Figure 4-4 A sample table design form.

You should first determine a name for your table. Since this table will contain a list of business customers, use Business Customers as the table name. Write that name at the top of the design form.

Planning the Table Fields

On a scrap sheet of paper, write the names of the fields you'd like to use in your table. Don't worry about the order they are in; consider this a "brainstorming session." For your field names, you might include company name, address (perhaps two address lines for long addresses or suite numbers), phone number, fax number, contact name, and so on.

Table 4-1 shows a list of field names which you can use for the Business Customers table. If you have not already done so, you should enter each of these field names in your table design form. Normally, you would enter the field names you wrote down during your brainstorming session. However, so your database matches the examples shown in this book, use only the field names listed in Table 4-1.

Field Name Meaning
Company Name Name of the company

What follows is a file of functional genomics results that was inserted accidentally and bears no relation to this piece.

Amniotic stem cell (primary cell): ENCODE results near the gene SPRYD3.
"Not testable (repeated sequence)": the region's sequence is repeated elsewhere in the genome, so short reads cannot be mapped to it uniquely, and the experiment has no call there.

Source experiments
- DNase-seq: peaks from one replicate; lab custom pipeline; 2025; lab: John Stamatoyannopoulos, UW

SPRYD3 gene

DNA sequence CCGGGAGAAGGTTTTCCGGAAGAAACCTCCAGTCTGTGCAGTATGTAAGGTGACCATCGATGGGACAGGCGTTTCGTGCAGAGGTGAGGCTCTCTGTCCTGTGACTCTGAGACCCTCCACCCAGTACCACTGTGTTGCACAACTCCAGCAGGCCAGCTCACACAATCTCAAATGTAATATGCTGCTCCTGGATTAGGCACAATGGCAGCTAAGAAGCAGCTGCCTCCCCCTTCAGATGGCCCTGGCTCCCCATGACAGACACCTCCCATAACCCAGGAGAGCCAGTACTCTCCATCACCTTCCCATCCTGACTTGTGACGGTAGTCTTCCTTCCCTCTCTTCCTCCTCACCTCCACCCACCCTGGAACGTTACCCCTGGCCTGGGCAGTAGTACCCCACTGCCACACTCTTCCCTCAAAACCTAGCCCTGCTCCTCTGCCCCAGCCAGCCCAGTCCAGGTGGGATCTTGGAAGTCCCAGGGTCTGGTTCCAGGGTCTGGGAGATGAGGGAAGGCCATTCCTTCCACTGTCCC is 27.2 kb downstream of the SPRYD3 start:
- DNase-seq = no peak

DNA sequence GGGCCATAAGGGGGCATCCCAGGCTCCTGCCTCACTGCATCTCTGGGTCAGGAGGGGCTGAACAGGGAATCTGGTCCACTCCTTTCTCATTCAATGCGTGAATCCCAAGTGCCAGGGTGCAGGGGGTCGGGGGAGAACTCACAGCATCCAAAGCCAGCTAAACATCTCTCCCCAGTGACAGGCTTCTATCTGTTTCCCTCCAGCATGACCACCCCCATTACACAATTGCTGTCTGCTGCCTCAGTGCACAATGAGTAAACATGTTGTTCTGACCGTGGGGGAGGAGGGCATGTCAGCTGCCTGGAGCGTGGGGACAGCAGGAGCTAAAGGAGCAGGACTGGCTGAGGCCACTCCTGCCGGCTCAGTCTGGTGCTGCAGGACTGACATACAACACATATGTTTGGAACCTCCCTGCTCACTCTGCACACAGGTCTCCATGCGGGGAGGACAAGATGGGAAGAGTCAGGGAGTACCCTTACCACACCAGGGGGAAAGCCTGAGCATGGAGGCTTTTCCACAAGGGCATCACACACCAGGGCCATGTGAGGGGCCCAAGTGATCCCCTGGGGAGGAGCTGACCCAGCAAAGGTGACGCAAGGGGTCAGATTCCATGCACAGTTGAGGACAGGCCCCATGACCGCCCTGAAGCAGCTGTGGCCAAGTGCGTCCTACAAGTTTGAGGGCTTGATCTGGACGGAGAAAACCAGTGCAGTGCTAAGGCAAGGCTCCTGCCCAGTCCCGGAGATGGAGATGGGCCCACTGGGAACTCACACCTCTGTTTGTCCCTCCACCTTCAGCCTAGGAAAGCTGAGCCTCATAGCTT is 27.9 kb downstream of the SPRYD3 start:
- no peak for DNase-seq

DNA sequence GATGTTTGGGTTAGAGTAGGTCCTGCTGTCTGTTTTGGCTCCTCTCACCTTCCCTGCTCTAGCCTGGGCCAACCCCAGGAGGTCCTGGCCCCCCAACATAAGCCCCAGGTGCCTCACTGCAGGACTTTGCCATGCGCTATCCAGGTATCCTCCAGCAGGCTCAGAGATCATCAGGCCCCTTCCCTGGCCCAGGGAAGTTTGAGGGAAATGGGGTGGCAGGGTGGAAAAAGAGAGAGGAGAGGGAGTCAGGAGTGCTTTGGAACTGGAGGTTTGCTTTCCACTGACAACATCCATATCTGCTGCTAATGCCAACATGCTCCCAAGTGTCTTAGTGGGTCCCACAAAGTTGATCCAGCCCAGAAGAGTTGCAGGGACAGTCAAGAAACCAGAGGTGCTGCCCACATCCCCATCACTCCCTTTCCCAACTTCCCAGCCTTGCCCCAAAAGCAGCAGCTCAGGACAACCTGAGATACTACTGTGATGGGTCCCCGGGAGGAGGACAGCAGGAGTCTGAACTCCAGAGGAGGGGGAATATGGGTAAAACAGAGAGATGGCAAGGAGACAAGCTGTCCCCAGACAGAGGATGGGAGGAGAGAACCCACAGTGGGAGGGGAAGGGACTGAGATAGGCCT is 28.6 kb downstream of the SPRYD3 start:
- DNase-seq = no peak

Address 1 First address line
Address 2 Second address line
City City
State State
Zip Code Zip Code
Main Phone Phone number for the company switchboard
Fax Number Fax phone number
Account Number Customer account number
Salesperson Who handles the account
Credit Limit The amount the account can buy on credit
Account Opened Date the account was set up
Last Order Date of last order
Active Specifies if this is an active or inactive account
Contact Company contact name
Contact Phone Phone number for the contact
Comments Anything necessary to record

Table 4-1 Field names for the Business Customers table.

Picking Data Types

A field's data type specifies the type of value the field will hold, such as date, text, or currency value. Your next step in defining your table is to determine each field's data type. Table 4-2 lists the Access data types.

Data Type Meaning
AutoNumber A sequential number Access fills in automatically as you add records.
Currency A number accurate to 15 decimal places to the left of the decimal point and 4 places to the right.